Access to UK banking for students from Europe
Europe as a whole has a complicated financial services map, with some multinational banks, some EU banks authorised to carry out activities but not to collect deposits in the UK, and of course some countries that are not member states of the EU at all.
We will take Brexit into account below, but it is worth remembering that not all international students from Europe are from EU member states, and the exact effects of Brexit either way will depend on who you bank with and where you are from.
This makes it a very confusing time for international students from Europe, not only when trying to get a UK bank account, but also in other areas like tuition fees, bursaries and scholarships, and even concerns over the number of EU students who will be allowed to study in the UK in the years to come.
Where do EU students come from?
Germany, France and Italy dominate the top spots of the EU countries that send the most international students to the UK, with over 12,000 per year each.
Next is the Republic of Ireland – the only other country that sent more than 10,000 international students in 2015-16, according to UKCISA figures.
The next three are all popular holiday destinations for British people – Greece, Cyprus and Spain – while EU member states further east, including Romania, Bulgaria and Poland complete the top ten.
Roughly one in five students in higher education in the UK come from outside of the UK to study here. Of these, 30% are from the EU, with the other 70% from elsewhere in the world, including non-EU European countries.
UK banks vs. Brexit
It’s impossible to talk about Europe – and especially access to UK services for EU citizens – without mentioning Brexit and its impact on the UK financial services sector.
The full effects of the UK’s EU Referendum vote will take many years to be seen – perhaps even several generations – and it is likely that the UK banks will change their terms for EU international students more than once as those years go by.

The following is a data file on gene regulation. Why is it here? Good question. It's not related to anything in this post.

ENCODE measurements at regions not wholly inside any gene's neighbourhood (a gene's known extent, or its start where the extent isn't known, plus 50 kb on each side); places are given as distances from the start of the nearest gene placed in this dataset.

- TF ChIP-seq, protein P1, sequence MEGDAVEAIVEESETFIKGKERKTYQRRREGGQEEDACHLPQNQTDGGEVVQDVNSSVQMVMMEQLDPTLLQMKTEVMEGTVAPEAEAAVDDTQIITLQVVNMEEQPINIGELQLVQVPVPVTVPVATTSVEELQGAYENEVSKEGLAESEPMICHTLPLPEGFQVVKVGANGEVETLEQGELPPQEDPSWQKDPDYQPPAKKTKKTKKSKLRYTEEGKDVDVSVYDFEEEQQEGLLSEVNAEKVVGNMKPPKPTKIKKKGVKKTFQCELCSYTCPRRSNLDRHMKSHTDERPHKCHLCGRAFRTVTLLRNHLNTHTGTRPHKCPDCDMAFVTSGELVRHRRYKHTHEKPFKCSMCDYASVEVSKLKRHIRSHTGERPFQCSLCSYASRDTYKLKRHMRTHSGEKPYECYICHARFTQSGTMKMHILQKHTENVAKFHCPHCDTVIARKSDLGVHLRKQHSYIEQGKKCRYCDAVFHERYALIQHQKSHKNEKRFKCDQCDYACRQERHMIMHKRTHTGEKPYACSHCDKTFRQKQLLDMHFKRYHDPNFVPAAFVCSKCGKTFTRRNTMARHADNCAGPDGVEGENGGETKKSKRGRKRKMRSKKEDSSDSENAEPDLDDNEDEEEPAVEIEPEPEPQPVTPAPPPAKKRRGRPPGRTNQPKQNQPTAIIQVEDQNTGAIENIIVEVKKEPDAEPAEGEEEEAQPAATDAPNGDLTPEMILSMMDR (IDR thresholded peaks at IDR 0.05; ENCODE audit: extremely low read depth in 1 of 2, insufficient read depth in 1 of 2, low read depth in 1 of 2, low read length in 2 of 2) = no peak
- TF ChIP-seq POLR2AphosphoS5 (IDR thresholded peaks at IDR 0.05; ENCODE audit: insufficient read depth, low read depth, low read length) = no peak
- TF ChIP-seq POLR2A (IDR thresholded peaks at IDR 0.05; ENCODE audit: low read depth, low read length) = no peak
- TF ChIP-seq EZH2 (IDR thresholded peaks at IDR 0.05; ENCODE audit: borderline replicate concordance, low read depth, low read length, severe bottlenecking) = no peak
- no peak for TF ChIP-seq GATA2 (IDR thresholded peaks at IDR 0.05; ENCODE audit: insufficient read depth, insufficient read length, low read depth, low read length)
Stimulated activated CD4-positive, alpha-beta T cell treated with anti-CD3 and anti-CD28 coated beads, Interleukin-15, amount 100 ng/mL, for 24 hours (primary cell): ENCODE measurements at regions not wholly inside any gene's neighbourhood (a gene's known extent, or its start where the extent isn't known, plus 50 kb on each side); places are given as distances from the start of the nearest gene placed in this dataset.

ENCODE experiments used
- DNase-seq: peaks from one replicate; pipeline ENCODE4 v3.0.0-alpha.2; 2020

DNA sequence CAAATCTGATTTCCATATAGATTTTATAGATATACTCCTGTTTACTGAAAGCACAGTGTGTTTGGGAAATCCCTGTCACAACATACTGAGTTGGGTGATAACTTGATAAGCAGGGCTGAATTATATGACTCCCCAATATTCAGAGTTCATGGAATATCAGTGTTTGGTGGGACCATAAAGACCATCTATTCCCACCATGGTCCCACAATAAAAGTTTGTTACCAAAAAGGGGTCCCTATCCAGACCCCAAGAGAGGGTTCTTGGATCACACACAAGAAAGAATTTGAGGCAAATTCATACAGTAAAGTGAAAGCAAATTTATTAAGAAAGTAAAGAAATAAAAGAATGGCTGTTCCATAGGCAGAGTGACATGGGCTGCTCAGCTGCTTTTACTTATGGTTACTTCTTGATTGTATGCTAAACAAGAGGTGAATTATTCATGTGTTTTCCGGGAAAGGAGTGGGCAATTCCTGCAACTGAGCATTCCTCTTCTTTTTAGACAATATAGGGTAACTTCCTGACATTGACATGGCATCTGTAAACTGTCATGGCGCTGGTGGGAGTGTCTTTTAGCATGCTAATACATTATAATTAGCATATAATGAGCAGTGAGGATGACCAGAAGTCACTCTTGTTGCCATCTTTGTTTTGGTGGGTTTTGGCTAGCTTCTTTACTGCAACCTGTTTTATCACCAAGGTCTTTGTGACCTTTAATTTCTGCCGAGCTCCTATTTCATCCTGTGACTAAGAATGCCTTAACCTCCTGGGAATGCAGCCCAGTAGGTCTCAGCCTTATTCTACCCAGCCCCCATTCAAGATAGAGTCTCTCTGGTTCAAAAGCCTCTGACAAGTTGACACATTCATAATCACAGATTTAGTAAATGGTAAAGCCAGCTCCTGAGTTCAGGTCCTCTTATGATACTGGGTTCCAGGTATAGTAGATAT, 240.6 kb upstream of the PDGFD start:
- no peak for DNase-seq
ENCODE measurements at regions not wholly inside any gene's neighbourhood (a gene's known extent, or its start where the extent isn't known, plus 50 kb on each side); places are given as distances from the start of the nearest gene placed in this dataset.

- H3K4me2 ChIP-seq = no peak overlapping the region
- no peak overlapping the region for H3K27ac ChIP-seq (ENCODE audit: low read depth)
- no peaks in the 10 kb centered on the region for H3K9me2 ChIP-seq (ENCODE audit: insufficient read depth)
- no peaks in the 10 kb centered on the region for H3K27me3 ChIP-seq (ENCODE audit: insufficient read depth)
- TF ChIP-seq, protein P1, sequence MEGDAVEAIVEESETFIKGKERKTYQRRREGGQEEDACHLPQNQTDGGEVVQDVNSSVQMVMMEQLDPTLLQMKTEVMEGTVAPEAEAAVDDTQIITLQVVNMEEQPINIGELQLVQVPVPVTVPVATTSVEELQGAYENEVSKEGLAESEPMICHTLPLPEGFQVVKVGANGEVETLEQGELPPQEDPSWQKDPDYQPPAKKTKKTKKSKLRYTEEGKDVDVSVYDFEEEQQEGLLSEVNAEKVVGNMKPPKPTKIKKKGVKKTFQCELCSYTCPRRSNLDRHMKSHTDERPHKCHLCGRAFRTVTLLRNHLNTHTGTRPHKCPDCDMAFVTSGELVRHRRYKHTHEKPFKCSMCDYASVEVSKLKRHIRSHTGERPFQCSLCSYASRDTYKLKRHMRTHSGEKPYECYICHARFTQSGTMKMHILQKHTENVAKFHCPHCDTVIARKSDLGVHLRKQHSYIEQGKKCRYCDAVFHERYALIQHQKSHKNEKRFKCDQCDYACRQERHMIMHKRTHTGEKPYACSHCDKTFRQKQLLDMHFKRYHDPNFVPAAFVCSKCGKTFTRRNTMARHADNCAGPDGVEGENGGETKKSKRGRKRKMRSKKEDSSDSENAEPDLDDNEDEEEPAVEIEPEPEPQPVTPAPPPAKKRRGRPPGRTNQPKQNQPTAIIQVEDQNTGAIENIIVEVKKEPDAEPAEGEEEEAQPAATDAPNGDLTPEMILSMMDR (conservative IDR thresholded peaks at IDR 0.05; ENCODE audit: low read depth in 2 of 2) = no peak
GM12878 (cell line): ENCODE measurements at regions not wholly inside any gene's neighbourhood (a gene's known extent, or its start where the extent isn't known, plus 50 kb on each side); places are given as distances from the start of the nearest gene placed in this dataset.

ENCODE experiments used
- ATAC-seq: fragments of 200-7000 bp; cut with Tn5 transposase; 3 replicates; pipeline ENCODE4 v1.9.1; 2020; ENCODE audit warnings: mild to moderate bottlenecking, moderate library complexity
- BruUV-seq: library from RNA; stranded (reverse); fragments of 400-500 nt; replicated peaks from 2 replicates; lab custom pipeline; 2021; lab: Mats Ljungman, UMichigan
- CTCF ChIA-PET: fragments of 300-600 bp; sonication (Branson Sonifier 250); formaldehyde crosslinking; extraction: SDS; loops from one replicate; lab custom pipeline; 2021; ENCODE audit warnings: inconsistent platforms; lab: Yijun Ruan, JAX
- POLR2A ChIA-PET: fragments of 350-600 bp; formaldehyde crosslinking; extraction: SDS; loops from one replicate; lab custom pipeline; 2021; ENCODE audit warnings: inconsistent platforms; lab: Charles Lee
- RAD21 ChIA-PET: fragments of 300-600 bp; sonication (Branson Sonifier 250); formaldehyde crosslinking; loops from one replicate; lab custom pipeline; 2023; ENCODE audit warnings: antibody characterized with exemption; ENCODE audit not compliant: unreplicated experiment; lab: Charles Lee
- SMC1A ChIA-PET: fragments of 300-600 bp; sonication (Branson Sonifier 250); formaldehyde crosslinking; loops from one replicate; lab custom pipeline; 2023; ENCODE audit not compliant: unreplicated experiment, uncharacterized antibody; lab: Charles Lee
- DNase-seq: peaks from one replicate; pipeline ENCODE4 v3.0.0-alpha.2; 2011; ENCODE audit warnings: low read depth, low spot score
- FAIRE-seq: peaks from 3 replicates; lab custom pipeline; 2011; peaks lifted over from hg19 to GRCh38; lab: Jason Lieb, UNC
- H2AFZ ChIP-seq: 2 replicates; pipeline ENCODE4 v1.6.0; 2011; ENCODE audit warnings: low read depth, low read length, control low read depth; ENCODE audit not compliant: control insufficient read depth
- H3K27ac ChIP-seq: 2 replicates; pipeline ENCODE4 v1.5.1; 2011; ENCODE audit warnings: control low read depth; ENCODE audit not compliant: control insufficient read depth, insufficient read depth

Unfortunately it is likely to mean that it is more difficult to get a UK bank account, especially if the banks decide to stop accepting the EU ID card as proof of your identity – this might mean only a passport or full driving licence would be good enough.
Different banks will have different criteria, especially if they are part of a multinational group or have a parent bank that is in a mainland Europe EU member state, so it’s impossible to predict how students from Europe will be treated by all UK banks as a whole.
EU student access to Arro Personal Accounts
Arro Money do not discriminate between UK citizens, EU students and international students from outside of the EU – we offer guaranteed acceptance to all eligible applicants with the same basic criteria and Fair Fit test.
That means the application process for EU students to get an Arro Personal Account is not affected by Brexit, it should not take any longer and there is no reason why you are any less likely to be approved.
We still just need:
- Your name.
- Your current UK address (where you live during your studies here).
- Your date of birth (applicants must be over 18).
- Contact details (to send your account number and debit card details).
If you are in a non-EU European country other than the UK, exactly the same rules and process apply to you too – there is no difference in access to Arro Personal Accounts and you are still covered by our guaranteed approval.
If you have had trouble getting access to a UK bank account for students from Europe, whether from an EU member state or not, we would encourage you to consider the Arro Personal Account as an alternative.
As we said, we do not discriminate against applicants based on where you are from – the whole process can take as little as three minutes, there’s no application fee, and we will not run a credit check, so your credit history will not show your application even if we are unable to accept you for any reason.
But with guaranteed acceptance for all eligible applications, we aim to provide Arro Personal Accounts to as many European students studying in the UK as possible, giving you the freedom to manage your own money for as long as you are here.